The year 2014 in television had the split personality of Stephen Colbert.
It was a year of very serious news concerning celebrity battles with cancer, the deaths of several local and national icons and the sale of a legendary Buffalo TV station.
It also was a funny year in which Buffalo had a hand in the Syfy sequel “Sharknado 2,” Channel 7 premiered a morning program focused on alarming weather that started with a picture-perfect day, and CBS’ terrific “Sunday Morning” came to bury President Millard Fillmore. Again.
Let’s quickly go to the videotape:
Biggest News: After years being run into the ground by a hedge fund, Channel 7 was bought by E.W. Scripps Co., which immediately began investing in new equipment and personnel.
Tough News: Legendary Buffalo Bills quarterback Jim Kelly, legendary Buffalo Sabres commentator Rick Jeanneret and legendary Channel 4 anchor Jacquie Walker were diagnosed with cancer. Each dealt with it in a different way. “Kelly Tough” became a national expression as the quarterback was the most public about his battle. He did several moving local and national interviews before being declared cancer-free. Jeanneret and Walker tried to maintain their privacy as much as possible.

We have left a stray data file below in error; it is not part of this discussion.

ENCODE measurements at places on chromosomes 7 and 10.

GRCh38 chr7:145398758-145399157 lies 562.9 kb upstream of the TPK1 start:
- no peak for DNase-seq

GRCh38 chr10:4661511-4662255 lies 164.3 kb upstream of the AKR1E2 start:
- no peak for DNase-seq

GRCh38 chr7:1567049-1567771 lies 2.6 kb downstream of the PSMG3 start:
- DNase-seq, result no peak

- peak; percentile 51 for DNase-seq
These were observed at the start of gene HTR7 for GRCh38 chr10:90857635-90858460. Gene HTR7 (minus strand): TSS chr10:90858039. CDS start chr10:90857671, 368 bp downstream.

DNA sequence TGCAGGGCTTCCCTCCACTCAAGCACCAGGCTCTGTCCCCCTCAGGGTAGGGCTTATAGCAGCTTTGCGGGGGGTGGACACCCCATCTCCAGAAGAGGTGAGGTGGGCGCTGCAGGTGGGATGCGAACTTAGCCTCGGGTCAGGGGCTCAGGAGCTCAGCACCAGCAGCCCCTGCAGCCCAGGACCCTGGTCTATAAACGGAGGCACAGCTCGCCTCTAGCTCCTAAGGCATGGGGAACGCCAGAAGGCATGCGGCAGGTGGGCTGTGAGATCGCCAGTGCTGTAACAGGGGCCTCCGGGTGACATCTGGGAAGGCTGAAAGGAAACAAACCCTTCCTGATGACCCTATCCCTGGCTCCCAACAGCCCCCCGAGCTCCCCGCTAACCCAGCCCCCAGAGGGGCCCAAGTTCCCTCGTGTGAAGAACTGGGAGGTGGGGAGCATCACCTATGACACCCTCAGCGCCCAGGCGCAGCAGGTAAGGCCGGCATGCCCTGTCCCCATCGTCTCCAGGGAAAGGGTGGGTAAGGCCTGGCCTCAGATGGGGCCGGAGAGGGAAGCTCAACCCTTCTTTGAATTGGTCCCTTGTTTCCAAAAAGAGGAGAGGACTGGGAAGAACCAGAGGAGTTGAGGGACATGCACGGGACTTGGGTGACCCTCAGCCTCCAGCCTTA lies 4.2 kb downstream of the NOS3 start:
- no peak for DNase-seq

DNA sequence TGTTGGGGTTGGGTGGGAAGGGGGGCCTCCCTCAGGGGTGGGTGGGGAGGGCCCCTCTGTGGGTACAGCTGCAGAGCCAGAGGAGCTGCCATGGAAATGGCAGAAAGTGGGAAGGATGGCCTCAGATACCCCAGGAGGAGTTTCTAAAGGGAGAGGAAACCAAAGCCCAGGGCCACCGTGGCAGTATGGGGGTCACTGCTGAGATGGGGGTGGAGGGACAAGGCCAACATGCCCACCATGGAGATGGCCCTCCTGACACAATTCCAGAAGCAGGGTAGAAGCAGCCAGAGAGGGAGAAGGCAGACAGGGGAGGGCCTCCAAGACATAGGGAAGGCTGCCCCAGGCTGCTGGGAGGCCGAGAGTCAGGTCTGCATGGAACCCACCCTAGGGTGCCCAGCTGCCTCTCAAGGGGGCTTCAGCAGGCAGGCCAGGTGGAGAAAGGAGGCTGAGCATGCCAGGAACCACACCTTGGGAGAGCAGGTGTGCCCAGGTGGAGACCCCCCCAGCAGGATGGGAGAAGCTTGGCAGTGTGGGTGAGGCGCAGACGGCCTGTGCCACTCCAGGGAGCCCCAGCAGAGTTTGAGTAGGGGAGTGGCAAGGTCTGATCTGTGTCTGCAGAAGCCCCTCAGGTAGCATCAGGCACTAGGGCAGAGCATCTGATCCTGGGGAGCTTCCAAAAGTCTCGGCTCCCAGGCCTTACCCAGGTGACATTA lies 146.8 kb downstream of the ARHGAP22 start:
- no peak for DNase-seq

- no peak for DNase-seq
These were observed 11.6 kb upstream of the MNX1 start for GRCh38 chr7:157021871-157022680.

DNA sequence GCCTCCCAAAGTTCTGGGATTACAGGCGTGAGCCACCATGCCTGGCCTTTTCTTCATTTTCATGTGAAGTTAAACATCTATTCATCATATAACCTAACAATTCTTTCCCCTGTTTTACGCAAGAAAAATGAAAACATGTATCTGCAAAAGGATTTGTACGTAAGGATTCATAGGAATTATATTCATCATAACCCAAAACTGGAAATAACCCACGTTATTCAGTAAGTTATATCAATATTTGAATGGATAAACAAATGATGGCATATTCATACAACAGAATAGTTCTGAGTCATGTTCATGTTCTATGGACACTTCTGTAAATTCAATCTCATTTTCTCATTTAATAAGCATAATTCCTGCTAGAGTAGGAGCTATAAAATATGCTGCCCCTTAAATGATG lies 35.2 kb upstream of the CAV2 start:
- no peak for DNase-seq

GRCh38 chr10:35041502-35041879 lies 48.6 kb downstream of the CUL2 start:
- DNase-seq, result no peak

Quote of the Year: It was a remark that the Canadian-born Jeanneret made to his wife, Sandra, after he decided to be treated in the United States: “I feel like an American.”
Funniest Line of the Year: On the day that Channel 7 premiered its new weather-centric morning program, meteorologist Autumn Lewandowski told the audience: “We don’t have much to say for Western New York.” She might as well have added, “so you can change the channel.”
Funniest Political Ad: Republican Congressman Tom Reed was featured in a series of ads with his sister that gave the impression that his campaign slogan was “My Sister Loves Me.” So did enough voters to return him to Congress.
Egotist of the Year: Donald Trump toyed with the media, pretending he might run for governor. Then he came back to reality. Literally. His latest edition of his reality show, “Celebrity Apprentice,” premieres in a week.
Viral Video of the Year: A motorist recorded the racist rants of a Cheektowaga woman, which prompted Channel 2 to go overboard covering a story it claimed was “a teachable moment.” That’s usually the term the media uses to excuse going overboard.
Guest Critic: Erie County Comptroller Stefan Mychajliw, who probably owes his job to the visibility he had as a former Channel 7 and Channel 2 reporter, went to Facebook and declared local news a “complete waste of time.”
World Cup Fever: “I Believe We Will Win” became a local slogan. It didn’t have anything to do with the Bills or the Sabres. The slogan became popular as this area fell in love with the early success of the United States in the international soccer tournament.